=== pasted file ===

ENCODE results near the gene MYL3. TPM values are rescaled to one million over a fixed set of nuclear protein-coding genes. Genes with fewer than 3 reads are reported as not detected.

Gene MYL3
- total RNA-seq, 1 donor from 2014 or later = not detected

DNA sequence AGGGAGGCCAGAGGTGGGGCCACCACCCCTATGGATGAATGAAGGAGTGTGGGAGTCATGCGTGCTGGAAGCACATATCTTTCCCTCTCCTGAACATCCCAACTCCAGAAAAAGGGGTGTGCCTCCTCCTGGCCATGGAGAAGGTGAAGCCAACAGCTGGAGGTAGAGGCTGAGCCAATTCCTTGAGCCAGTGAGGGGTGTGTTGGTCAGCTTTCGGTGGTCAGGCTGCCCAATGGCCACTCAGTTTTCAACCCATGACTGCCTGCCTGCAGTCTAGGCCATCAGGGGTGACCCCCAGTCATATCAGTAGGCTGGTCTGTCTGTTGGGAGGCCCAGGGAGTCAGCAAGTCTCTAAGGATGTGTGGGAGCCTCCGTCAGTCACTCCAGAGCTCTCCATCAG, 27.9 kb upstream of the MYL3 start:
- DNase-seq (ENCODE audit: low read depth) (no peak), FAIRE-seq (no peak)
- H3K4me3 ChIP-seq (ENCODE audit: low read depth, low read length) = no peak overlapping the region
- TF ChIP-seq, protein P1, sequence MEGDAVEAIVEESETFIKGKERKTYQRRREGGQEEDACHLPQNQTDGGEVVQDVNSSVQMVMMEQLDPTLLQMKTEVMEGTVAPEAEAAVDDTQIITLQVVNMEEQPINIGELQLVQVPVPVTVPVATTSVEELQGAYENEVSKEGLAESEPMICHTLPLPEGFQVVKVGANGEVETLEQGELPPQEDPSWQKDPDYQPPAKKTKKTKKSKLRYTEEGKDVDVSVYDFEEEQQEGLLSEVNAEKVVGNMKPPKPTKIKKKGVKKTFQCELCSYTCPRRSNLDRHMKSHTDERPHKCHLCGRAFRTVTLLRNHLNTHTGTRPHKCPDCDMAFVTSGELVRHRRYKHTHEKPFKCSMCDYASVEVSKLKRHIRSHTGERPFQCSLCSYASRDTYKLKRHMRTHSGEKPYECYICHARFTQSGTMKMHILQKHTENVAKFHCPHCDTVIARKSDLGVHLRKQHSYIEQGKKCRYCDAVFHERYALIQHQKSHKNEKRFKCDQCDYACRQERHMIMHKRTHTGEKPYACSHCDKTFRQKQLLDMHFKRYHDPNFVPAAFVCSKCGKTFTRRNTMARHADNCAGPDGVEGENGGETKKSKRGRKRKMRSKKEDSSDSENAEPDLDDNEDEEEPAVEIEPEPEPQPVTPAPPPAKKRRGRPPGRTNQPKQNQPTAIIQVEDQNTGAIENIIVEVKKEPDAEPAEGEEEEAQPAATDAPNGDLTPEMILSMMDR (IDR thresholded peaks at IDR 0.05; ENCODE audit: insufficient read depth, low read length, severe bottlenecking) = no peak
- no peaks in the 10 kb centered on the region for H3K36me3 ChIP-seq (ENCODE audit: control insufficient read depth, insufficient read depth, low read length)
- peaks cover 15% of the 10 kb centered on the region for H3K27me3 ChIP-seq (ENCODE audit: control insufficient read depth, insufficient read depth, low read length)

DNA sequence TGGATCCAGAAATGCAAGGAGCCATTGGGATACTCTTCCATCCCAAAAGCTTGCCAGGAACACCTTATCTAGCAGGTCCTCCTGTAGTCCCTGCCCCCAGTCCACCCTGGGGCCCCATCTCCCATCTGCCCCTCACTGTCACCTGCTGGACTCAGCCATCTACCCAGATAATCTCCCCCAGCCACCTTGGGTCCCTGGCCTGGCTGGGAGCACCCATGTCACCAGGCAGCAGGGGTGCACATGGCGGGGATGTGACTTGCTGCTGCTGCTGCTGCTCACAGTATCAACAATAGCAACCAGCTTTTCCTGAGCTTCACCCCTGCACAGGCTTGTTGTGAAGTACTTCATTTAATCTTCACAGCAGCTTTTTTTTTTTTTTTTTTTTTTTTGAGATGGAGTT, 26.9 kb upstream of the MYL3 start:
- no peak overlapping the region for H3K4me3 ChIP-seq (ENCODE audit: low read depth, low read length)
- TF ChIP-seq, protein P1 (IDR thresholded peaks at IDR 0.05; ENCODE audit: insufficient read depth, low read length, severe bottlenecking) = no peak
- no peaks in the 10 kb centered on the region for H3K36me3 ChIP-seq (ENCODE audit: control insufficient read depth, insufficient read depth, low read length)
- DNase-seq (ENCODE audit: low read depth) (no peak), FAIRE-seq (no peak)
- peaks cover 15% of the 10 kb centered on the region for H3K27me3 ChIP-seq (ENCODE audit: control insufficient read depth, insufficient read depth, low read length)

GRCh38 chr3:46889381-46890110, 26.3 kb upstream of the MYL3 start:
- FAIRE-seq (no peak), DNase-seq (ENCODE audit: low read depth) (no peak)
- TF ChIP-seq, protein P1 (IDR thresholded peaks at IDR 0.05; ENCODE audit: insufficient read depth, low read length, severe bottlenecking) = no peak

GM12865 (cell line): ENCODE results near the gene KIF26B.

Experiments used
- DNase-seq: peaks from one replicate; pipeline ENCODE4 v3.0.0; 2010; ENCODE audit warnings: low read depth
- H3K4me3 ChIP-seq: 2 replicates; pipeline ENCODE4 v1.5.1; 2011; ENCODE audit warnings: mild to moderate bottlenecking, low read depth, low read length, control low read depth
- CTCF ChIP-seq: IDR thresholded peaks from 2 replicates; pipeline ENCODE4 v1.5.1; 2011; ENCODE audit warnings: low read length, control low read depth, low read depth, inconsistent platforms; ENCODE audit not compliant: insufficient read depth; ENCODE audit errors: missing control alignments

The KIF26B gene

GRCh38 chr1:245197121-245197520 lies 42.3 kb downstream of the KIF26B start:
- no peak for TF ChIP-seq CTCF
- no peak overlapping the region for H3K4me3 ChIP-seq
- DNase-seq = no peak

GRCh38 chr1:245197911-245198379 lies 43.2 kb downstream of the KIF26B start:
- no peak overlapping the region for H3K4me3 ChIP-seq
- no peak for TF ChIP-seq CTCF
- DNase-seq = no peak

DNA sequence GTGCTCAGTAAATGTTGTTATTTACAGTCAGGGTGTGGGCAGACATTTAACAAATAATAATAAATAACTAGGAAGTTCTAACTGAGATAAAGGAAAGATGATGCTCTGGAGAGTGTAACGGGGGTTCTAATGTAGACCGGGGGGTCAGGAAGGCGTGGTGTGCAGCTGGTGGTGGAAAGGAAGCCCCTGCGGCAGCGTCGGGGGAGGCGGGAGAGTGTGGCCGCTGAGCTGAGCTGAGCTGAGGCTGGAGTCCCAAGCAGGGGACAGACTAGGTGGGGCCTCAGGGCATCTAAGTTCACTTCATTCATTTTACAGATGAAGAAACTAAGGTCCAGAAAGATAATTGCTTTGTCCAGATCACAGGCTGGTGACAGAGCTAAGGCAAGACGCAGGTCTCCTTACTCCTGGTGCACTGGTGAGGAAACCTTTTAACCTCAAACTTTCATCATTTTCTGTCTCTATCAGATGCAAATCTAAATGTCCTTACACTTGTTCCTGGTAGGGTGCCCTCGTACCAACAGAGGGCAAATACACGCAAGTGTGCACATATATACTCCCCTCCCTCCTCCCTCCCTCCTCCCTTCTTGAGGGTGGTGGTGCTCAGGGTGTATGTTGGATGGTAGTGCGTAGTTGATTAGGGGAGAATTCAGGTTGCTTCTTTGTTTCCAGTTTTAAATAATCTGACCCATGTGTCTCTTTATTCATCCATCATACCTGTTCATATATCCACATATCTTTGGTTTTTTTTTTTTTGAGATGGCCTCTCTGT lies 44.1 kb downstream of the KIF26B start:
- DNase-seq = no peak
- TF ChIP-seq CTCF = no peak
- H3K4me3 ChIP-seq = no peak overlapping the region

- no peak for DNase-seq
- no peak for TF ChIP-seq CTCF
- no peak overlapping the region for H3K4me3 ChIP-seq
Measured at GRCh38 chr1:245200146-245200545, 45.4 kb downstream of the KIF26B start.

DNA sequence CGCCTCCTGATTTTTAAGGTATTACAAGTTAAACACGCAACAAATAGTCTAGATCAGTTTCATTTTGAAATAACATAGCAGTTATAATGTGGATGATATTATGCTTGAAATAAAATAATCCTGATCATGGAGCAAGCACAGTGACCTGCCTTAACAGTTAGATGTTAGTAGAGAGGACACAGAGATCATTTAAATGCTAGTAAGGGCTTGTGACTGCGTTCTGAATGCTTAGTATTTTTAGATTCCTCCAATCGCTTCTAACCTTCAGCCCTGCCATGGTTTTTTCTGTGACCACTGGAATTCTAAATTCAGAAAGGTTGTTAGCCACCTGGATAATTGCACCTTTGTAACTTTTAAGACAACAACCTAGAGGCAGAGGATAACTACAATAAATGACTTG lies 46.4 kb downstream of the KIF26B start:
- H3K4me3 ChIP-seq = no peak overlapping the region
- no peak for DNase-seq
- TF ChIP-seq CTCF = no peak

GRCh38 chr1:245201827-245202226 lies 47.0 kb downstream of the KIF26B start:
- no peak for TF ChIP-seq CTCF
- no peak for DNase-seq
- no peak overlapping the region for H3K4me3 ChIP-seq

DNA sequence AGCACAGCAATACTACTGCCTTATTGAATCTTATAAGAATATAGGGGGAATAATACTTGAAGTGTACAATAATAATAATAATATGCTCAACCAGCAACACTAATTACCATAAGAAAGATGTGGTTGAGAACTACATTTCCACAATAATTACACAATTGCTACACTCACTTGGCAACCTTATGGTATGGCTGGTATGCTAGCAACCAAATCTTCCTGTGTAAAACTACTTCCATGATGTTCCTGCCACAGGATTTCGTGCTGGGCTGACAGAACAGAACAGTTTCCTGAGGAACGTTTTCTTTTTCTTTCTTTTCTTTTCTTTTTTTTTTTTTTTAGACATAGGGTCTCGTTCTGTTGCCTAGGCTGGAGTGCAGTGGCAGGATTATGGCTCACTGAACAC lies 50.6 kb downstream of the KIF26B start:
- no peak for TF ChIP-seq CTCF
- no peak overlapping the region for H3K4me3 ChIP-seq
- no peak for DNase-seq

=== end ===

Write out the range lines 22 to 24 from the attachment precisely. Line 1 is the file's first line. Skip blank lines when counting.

- H3K4me3 ChIP-seq: 2 replicates; pipeline ENCODE4 v1.5.1; 2011; ENCODE audit warnings: mild to moderate bottlenecking, low read depth, low read length, control low read depth
- CTCF ChIP-seq: IDR thresholded peaks from 2 replicates; pipeline ENCODE4 v1.5.1; 2011; ENCODE audit warnings: low read length, control low read depth, low read depth, inconsistent platforms; ENCODE audit not compliant: insufficient read depth; ENCODE audit errors: missing control alignments

The KIF26B gene